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End to crisis-fighting era as ECB shuts off stimulus
[FRANKFURT] A chapter of eurozone history came to a close Thursday when the European Central Bank withdrew a key element of its support for the economy even as clouds gather.
"Net purchases under the asset purchase programme will end in December 2018," a spokeswoman said after top central bankers met in Frankfurt.
The past three years have seen the ECB ward off the threat of catastrophic deflation - a crippling downward spiral of prices and activity - by buying 2.6 trillion euros (S$4.05 trillion) of government and corporate debt.
Policymakers say the so-called "quantitative easing" (QE) programme has boosted growth, helped create millions of jobs and set inflation back on the path towards its target of just below 2.0 per cent.
But it has also politicised the bank like never before, as disciples of fiscal rectitude in Germany and other northern countries claimed the scheme indirectly enabled spendthrift policies in the south.
The ECB "should have ended its quantitative easing (QE) programme and its negative interest rate policy a long time ago," the director of the Flossbach von Storch institute in Cologne, Thomas Mayer, told business daily Handelsblatt.
ING Diba bank economist Carsten Brzeski hailed a "great achievement" from the central bank as markets were largely unperturbed by the move.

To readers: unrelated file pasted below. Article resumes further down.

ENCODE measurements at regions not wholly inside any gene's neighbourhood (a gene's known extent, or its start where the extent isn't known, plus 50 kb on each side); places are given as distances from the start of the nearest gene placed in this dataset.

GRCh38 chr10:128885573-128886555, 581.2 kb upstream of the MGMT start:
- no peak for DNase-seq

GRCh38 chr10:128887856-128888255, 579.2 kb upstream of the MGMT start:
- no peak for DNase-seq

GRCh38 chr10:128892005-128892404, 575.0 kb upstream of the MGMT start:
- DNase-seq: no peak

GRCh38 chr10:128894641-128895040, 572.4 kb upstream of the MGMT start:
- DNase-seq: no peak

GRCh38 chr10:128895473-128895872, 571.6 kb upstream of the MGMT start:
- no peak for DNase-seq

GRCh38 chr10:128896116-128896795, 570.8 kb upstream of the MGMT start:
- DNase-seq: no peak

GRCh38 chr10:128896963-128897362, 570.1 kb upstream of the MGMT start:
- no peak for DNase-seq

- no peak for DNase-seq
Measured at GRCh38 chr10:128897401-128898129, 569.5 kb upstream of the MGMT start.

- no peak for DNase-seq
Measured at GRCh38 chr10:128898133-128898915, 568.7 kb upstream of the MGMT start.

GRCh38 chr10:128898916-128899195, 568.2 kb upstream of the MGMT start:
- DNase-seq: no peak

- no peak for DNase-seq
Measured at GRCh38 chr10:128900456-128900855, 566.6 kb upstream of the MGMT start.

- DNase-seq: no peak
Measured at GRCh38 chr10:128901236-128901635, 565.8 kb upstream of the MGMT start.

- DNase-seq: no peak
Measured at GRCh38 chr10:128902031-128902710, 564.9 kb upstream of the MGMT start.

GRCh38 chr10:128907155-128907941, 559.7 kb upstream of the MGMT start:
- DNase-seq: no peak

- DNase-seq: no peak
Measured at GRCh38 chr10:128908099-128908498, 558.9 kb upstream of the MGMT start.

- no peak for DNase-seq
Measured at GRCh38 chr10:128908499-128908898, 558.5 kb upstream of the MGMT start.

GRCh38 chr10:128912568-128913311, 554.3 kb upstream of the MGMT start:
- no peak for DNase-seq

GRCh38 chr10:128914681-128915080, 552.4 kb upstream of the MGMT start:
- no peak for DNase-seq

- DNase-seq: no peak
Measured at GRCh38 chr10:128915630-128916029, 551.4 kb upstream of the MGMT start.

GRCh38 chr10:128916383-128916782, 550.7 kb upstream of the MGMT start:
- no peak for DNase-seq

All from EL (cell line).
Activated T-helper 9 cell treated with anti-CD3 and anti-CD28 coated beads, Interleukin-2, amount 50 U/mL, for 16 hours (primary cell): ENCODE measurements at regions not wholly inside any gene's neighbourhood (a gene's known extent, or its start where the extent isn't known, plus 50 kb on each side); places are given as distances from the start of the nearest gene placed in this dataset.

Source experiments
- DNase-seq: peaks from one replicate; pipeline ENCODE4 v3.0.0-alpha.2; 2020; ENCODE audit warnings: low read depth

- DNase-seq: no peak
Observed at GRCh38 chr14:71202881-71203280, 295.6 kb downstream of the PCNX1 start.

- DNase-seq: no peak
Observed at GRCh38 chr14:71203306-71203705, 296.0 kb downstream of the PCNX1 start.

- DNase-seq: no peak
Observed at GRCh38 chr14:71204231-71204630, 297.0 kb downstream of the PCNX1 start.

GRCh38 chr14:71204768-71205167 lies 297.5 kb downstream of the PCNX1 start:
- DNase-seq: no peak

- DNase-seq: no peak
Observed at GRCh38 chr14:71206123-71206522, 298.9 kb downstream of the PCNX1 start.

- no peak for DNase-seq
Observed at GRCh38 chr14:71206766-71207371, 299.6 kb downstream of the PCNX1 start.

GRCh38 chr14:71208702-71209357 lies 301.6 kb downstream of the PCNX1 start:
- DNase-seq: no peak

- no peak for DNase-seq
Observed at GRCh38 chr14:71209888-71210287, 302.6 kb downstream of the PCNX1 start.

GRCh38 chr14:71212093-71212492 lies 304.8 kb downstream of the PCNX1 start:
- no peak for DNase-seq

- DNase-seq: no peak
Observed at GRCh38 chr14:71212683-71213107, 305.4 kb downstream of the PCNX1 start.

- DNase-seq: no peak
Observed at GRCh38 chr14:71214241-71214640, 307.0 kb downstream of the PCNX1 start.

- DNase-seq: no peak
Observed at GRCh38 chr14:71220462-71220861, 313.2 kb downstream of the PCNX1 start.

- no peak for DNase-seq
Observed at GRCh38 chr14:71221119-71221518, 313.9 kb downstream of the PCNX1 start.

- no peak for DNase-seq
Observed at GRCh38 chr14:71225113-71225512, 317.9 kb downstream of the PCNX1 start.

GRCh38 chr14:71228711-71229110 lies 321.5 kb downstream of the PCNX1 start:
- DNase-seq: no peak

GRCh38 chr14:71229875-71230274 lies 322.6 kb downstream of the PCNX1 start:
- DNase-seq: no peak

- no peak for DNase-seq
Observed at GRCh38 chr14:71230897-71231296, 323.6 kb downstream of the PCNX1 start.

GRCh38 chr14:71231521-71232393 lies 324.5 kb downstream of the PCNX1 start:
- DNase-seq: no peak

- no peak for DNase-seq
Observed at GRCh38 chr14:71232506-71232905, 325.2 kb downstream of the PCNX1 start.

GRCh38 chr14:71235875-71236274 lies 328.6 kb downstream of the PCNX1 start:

"The ECB has managed to shelve the first unconventional crisis tool without distorting markets or the economy," he said.
While net purchases are over, a second ECB policy tool - historically low interest rates - aimed at supporting economic expansion by encouraging credit growth will remain in place.
Such caution is needed as it is far from clear inflation would remain on track without a leg-up from the ECB.
Price growth slowed from 2.2 per cent in October to 2.0 per cent last month in the 19-nation single currency area.
However "core" inflation excluding volatile food and energy prices remains sluggish at around one per cent.
On the one hand, interest rates will hold fast at historic lows "at least through the summer of 2019", the ECB said.
On the other, reinvestments of the proceeds from the bank's massive debt stock will continue "for an extended period of time past the date when it starts raising the key ECB interest rates".